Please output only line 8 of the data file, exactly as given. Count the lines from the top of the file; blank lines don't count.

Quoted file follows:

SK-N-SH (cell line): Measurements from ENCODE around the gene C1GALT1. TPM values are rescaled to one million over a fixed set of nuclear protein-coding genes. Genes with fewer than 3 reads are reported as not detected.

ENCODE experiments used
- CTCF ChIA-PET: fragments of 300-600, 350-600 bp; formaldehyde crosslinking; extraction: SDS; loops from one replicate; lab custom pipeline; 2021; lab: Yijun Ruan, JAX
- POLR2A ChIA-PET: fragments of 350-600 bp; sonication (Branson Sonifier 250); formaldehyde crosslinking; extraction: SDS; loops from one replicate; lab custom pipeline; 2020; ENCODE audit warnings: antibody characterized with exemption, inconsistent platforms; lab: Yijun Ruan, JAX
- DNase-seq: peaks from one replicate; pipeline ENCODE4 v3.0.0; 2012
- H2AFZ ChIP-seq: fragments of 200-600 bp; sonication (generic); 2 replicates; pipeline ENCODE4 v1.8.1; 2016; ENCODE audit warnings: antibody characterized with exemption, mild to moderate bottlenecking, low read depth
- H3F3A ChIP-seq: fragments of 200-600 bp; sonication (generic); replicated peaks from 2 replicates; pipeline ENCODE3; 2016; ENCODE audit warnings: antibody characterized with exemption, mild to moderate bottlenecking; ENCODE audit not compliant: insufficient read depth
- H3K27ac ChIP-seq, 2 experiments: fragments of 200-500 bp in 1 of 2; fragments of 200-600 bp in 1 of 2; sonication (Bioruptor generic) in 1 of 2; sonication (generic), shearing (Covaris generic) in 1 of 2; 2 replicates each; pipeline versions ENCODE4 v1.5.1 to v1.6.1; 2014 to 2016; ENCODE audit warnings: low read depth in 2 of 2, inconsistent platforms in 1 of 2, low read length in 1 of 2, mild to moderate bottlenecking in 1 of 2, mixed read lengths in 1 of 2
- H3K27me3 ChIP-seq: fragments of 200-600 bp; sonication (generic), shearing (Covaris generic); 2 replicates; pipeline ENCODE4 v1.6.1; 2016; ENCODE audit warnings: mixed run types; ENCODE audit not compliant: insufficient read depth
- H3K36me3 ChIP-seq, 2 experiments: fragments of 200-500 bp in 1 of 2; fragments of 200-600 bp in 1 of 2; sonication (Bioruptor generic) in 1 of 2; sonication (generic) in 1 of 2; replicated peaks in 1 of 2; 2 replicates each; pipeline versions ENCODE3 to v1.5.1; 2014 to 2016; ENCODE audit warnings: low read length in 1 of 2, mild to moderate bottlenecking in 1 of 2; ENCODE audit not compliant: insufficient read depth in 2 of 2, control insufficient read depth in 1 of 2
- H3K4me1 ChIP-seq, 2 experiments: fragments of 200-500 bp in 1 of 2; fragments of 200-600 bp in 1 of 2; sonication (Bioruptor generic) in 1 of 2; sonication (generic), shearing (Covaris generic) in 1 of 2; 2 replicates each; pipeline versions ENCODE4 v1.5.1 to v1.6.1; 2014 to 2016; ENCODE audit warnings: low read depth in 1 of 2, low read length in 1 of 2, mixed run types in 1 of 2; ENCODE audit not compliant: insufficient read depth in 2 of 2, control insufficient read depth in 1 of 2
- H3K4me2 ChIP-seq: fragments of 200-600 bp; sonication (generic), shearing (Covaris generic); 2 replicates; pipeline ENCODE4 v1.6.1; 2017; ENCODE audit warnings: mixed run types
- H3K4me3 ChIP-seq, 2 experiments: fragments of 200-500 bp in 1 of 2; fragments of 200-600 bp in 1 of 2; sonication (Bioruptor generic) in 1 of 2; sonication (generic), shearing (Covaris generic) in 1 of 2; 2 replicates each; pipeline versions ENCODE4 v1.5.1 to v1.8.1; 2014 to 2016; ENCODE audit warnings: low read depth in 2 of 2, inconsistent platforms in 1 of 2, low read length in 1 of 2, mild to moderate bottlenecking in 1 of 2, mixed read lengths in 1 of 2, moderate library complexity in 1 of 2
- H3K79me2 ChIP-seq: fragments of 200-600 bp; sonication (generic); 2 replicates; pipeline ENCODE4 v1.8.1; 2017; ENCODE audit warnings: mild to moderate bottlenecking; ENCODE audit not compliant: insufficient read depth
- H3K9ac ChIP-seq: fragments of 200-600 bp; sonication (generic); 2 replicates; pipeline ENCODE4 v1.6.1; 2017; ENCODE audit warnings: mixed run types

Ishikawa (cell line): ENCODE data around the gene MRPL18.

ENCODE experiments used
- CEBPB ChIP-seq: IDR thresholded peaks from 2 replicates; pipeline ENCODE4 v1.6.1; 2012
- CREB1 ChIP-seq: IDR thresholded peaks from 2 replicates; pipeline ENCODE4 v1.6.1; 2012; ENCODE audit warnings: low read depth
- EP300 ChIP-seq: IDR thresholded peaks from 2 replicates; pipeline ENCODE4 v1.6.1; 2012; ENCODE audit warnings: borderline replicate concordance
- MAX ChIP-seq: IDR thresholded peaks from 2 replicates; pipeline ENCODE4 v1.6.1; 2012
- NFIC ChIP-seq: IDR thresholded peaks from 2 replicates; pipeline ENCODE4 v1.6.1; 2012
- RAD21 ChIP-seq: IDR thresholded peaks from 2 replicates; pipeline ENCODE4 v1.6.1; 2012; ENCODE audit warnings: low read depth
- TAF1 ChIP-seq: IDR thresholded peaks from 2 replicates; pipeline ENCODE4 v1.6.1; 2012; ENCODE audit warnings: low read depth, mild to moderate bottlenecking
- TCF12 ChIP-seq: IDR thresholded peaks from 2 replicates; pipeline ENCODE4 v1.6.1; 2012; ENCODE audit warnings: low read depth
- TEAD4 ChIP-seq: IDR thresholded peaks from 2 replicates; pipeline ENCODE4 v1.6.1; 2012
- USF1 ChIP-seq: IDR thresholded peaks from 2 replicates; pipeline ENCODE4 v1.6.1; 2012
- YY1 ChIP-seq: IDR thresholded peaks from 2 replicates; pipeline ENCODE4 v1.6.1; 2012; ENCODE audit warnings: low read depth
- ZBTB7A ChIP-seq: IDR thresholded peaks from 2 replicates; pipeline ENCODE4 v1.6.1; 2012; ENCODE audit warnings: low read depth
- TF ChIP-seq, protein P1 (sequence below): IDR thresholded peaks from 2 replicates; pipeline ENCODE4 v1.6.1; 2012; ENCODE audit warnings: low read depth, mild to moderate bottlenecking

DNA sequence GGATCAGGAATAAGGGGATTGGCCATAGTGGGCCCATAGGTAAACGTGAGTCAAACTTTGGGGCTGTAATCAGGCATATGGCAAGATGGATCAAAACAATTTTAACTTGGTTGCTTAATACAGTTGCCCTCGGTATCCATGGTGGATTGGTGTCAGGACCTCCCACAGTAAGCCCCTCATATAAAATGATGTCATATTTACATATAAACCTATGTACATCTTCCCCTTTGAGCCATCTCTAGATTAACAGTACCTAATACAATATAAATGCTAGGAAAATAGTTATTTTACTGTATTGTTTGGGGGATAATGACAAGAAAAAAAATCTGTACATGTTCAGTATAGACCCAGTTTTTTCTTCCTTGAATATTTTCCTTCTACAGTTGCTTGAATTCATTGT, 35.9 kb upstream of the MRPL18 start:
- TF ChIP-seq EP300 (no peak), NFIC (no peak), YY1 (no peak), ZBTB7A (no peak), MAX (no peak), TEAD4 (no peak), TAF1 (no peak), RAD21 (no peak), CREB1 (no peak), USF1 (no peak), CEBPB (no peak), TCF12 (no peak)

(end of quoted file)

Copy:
- H3K27ac ChIP-seq, 2 experiments: fragments of 200-500 bp in 1 of 2; fragments of 200-600 bp in 1 of 2; sonication (Bioruptor generic) in 1 of 2; sonication (generic), shearing (Covaris generic) in 1 of 2; 2 replicates each; pipeline versions ENCODE4 v1.5.1 to v1.6.1; 2014 to 2016; ENCODE audit warnings: low read depth in 2 of 2, inconsistent platforms in 1 of 2, low read length in 1 of 2, mild to moderate bottlenecking in 1 of 2, mixed read lengths in 1 of 2